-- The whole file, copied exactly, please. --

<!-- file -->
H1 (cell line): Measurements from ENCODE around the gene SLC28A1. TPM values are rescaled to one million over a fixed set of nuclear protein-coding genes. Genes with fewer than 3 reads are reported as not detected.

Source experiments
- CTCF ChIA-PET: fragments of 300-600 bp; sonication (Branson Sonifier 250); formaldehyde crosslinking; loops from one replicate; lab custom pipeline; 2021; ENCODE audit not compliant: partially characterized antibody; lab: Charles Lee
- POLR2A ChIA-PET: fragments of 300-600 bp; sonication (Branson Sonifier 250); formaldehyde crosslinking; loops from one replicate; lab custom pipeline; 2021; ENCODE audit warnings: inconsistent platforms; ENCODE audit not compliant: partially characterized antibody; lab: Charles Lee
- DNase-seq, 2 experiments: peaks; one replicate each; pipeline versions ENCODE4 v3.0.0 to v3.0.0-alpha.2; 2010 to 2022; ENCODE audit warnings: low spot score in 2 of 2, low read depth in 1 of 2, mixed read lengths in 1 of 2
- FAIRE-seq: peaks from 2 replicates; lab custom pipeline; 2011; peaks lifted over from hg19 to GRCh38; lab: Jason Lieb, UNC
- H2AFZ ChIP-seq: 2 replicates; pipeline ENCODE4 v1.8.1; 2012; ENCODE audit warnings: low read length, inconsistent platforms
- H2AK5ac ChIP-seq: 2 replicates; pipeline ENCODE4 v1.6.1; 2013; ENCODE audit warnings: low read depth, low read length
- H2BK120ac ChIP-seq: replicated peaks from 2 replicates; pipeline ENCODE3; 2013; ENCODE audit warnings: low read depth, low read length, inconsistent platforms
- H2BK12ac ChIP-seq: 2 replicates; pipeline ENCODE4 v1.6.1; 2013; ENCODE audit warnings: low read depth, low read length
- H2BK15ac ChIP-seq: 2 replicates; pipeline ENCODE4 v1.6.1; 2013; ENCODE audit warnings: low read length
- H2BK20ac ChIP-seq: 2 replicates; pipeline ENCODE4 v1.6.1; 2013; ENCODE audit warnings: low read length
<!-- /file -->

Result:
H1 (cell line): Measurements from ENCODE around the gene SLC28A1. TPM values are rescaled to one million over a fixed set of nuclear protein-coding genes. Genes with fewer than 3 reads are reported as not detected.

Source experiments
- CTCF ChIA-PET: fragments of 300-600 bp; sonication (Branson Sonifier 250); formaldehyde crosslinking; loops from one replicate; lab custom pipeline; 2021; ENCODE audit not compliant: partially characterized antibody; lab: Charles Lee
- POLR2A ChIA-PET: fragments of 300-600 bp; sonication (Branson Sonifier 250); formaldehyde crosslinking; loops from one replicate; lab custom pipeline; 2021; ENCODE audit warnings: inconsistent platforms; ENCODE audit not compliant: partially characterized antibody; lab: Charles Lee
- DNase-seq, 2 experiments: peaks; one replicate each; pipeline versions ENCODE4 v3.0.0 to v3.0.0-alpha.2; 2010 to 2022; ENCODE audit warnings: low spot score in 2 of 2, low read depth in 1 of 2, mixed read lengths in 1 of 2
- FAIRE-seq: peaks from 2 replicates; lab custom pipeline; 2011; peaks lifted over from hg19 to GRCh38; lab: Jason Lieb, UNC
- H2AFZ ChIP-seq: 2 replicates; pipeline ENCODE4 v1.8.1; 2012; ENCODE audit warnings: low read length, inconsistent platforms
- H2AK5ac ChIP-seq: 2 replicates; pipeline ENCODE4 v1.6.1; 2013; ENCODE audit warnings: low read depth, low read length
- H2BK120ac ChIP-seq: replicated peaks from 2 replicates; pipeline ENCODE3; 2013; ENCODE audit warnings: low read depth, low read length, inconsistent platforms
- H2BK12ac ChIP-seq: 2 replicates; pipeline ENCODE4 v1.6.1; 2013; ENCODE audit warnings: low read depth, low read length
- H2BK15ac ChIP-seq: 2 replicates; pipeline ENCODE4 v1.6.1; 2013; ENCODE audit warnings: low read length
- H2BK20ac ChIP-seq: 2 replicates; pipeline ENCODE4 v1.6.1; 2013; ENCODE audit warnings: low read length